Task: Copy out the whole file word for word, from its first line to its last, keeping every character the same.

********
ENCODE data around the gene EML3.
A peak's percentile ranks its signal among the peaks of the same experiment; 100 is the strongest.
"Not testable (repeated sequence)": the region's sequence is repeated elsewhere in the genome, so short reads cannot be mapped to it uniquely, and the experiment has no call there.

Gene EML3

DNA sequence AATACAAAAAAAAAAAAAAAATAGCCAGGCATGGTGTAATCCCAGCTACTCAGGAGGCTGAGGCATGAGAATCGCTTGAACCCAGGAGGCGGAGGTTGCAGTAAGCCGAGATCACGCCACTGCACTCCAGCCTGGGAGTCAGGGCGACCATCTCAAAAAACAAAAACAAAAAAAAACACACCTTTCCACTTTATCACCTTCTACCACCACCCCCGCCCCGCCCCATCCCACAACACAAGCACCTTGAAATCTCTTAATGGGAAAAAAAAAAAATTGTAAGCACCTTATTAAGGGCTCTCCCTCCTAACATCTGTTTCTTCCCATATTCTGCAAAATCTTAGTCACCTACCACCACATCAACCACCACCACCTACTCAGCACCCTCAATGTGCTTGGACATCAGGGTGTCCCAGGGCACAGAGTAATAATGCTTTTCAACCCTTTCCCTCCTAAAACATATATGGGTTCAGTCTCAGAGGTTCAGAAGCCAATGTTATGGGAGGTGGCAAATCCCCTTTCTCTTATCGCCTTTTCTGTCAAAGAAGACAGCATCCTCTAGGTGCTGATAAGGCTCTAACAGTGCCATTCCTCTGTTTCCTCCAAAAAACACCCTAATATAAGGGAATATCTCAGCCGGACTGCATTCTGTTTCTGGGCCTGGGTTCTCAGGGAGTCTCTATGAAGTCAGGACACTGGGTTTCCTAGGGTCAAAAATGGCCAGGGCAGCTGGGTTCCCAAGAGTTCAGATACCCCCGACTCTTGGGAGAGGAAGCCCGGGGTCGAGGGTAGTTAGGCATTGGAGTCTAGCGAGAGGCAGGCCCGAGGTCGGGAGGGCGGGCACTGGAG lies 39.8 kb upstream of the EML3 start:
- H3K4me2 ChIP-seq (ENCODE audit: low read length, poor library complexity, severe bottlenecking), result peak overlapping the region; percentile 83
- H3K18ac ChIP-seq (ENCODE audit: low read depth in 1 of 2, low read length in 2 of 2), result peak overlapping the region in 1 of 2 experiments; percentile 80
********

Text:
ENCODE data around the gene EML3.
A peak's percentile ranks its signal among the peaks of the same experiment; 100 is the strongest.
"Not testable (repeated sequence)": the region's sequence is repeated elsewhere in the genome, so short reads cannot be mapped to it uniquely, and the experiment has no call there.

Gene EML3

DNA sequence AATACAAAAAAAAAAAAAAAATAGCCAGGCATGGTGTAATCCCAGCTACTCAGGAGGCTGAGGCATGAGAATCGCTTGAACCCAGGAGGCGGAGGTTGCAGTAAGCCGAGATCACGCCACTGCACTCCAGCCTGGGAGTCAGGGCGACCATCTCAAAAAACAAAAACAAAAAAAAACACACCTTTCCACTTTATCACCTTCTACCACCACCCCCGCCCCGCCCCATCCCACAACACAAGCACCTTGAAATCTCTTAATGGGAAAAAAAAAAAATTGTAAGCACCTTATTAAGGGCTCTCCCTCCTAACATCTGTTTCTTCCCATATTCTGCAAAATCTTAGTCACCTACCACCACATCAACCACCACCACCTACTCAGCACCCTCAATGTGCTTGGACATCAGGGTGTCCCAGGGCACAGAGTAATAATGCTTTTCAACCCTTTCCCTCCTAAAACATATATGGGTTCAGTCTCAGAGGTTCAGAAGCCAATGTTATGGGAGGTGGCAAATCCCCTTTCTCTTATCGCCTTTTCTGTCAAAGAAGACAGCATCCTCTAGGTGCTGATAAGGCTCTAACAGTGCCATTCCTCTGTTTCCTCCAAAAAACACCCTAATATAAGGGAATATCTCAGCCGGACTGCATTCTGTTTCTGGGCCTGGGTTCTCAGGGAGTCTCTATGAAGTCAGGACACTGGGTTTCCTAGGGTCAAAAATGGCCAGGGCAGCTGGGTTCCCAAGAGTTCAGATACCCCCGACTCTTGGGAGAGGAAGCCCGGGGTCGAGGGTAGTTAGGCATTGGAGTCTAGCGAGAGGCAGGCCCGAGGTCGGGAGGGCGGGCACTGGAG lies 39.8 kb upstream of the EML3 start:
- H3K4me2 ChIP-seq (ENCODE audit: low read length, poor library complexity, severe bottlenecking), result peak overlapping the region; percentile 83
- H3K18ac ChIP-seq (ENCODE audit: low read depth in 1 of 2, low read length in 2 of 2), result peak overlapping the region in 1 of 2 experiments; percentile 80